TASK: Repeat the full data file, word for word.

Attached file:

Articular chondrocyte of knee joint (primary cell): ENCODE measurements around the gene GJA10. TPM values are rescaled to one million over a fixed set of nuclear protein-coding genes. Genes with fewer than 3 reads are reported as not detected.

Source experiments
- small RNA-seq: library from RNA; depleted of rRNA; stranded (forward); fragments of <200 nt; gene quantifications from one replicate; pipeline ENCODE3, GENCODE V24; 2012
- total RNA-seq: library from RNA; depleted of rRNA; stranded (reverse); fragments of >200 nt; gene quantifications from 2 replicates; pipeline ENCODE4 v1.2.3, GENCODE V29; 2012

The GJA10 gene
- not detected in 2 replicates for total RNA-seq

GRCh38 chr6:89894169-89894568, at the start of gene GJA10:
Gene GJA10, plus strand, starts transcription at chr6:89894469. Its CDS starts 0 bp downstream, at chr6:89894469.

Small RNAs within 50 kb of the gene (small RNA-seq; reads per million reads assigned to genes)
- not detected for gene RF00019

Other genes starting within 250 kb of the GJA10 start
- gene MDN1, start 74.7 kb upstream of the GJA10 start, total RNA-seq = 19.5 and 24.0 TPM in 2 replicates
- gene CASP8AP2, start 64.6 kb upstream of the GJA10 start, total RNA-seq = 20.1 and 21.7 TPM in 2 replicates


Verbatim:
Articular chondrocyte of knee joint (primary cell): ENCODE measurements around the gene GJA10. TPM values are rescaled to one million over a fixed set of nuclear protein-coding genes. Genes with fewer than 3 reads are reported as not detected.

Source experiments
- small RNA-seq: library from RNA; depleted of rRNA; stranded (forward); fragments of <200 nt; gene quantifications from one replicate; pipeline ENCODE3, GENCODE V24; 2012
- total RNA-seq: library from RNA; depleted of rRNA; stranded (reverse); fragments of >200 nt; gene quantifications from 2 replicates; pipeline ENCODE4 v1.2.3, GENCODE V29; 2012

The GJA10 gene
- not detected in 2 replicates for total RNA-seq

GRCh38 chr6:89894169-89894568, at the start of gene GJA10:
Gene GJA10, plus strand, starts transcription at chr6:89894469. Its CDS starts 0 bp downstream, at chr6:89894469.

Small RNAs within 50 kb of the gene (small RNA-seq; reads per million reads assigned to genes)
- not detected for gene RF00019

Other genes starting within 250 kb of the GJA10 start
- gene MDN1, start 74.7 kb upstream of the GJA10 start, total RNA-seq = 19.5 and 24.0 TPM in 2 replicates
- gene CASP8AP2, start 64.6 kb upstream of the GJA10 start, total RNA-seq = 20.1 and 21.7 TPM in 2 replicates